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Western Australia worms, flies and lice update - April 2020

WA WormBoss Worm Control Programs

WA WormBoss Drench Decision Guides

Sheep

Goats

Sheep

Goats

Albany: Brown Besier, Brown Besier Parasitology (brown@bbpara.com.au)

Whether or not the COVID-19 restrictions are affecting farming operations, sheep parasites still need watching. April is a key month in the annual worm cycle in southern WA.

The milder weather conditions we are now seeing will favour worm development well before the season’s break. The survival rate of worm eggs and the resulting worm larvae increases sharply, even where paddocks are still mostly dry. Dews and overnight condensation provide enough moisture to promote worm development, and lower temperatures allow them to survive on pasture for long periods.

What this means now:

From mid-autumn, the aim of worm management changes from strategic (pre-empting future effects) to tactical (predicting and managing shorter-term risks). For good worm control, worm burdens in sheep (and goats) should now be very low, so the increasing level of worm development comes off a low base. As a general rule, average worm egg counts in all classes of sheep should now be less than 100 epg. This means checking dung samples from a number of mobs.

Young sheep (green and orange tags) should have low burdens because they received a summer drench (whether onto a crop stubble or dry pasture), or worm counts showed they didn’t need it.

Why could they have higher than expected counts? The main reason is that the drench wasn’t effective, usually due to drench resistance. If counts taken now come back at anything over about 250 epg (mob average), I would suspect resistance to the drench last given, even if that was some months ago. Next time you plan to use that drench, plan to do a DrenchCheck.

Ewes due to lamb in the next few weeks: The issue now is, do they need a pre-lamb drench?  This is often given as a routine, as it’s important to prevent the seeding of pastures with worm eggs, to reduce the risk of worm problems in their lambs. However, after a dry summer this treatment may not be needed. If the ewes were last drenched in summer or earlier, worm egg counts should be checked now. If they were given a drench in autumn (mid-March to mid-April is recommended), counts should still be very low and no further treatment needed—provided the drench was effective.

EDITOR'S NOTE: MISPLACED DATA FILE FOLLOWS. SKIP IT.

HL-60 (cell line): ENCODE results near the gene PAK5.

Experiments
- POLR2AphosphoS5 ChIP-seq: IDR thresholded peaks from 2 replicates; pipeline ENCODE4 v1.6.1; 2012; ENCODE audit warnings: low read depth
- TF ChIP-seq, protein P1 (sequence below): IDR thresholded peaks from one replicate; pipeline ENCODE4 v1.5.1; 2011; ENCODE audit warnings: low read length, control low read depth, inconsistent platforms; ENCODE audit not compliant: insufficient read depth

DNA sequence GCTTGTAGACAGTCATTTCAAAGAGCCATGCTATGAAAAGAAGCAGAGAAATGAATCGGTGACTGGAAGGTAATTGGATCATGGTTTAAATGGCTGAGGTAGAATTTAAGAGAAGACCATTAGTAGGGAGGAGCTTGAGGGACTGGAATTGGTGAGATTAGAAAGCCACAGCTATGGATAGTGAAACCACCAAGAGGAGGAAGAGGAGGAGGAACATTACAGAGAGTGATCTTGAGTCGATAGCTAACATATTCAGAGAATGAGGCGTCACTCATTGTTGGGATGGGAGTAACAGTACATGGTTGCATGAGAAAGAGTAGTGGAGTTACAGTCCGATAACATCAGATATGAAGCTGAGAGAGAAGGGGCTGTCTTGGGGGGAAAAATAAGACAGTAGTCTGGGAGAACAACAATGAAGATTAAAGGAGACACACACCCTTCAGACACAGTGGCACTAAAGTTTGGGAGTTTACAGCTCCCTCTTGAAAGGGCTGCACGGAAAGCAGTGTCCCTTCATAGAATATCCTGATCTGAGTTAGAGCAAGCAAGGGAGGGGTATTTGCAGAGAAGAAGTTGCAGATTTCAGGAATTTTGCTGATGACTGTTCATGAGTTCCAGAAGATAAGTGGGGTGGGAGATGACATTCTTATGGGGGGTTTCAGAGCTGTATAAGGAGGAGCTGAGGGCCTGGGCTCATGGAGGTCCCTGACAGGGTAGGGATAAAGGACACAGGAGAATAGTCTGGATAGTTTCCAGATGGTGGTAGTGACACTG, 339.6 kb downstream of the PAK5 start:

Later lambing ewes: There’s a bit more leeway with ewes not due to lamb until mid-June or later; if they’re in fair body condition, chances are that counts are pretty low. However, a check of this sometime in the next month or so is still a good idea.

Barber’s pole worm: This old friend has been lying low over the last few months, and it seems it was not a major player last year. However, late autumn and early winter are key risk times, as pastures in barber’s pole-susceptible areas green up, and before it becomes too cold. Taking some worm egg counts is a good precaution as outbreaks often come with no warning. It’s another reason to check worm egg counts in ewes due to lamb in May or June.

Worm egg count providers: Despite the virus restrictions, most services should still be operating. Check the list of ParaBoss-endorsed WEC providers (these operators have successfully demonstrated WEC testing accuracy) through the WormBoss website.

 

Esperance: Nicole Swan, Swan’s Veterinary Services (nicole@swansvet.com)

Recently we have done a number of pre-lambing worm egg counts. There have been a variety of results in the mobs we have tested.

Some have had very low burdens of less than 20 epg whereas others have been >100 epg. To give the best advice, ewes should be tested in the 2 weeks prior to lambing. As a rule, I recommend that any mobs with counts over 100 epg receive a broad spectrum pre-lambing drench. In areas where barber’s pole worm (Haemonchus) is a problem this drench should include an active that will provide residual protection against barber’s pole.

During the peri-parturient period (the time close to and soon after lambing), a ewes’ natural immunity to worms, especially barber’s pole worm, is reduced. This means that if there is a low level of barber’s pole present, the number of worms can rapidly increase, resulting in anaemia and lethargy due to large numbers of barber’s pole worms sucking blood from the stomach wall. If burdens are high enough, ewes may die. The level of scour worms can also increase, resulting in scouring and weight loss.

In cases where levels are significant around lambing, these sheep will be contaminating the pasture that the young lambs will first graze. This can result in a high worm burden in lambs prior to weaning.

In areas prone to barber’s pole, even if the pre-lambing count is low, farmers should consider a closantel drench for barber’s pole as this will give protection of up to 4 weeks, plus a further 3 weeks before pasture recontamination with eggs occurs. If given in the 2 weeks prior to lambing, this period of protection will cover the time that the majority of ewes are lambing.

Currently in our region, we are experiencing warm days in the low 20s. This warmth, with some moisture and forecast rain, are perfect conditions for barber’s pole. (As a rule, weather conditions conducive to pasture growth are perfect for worms).

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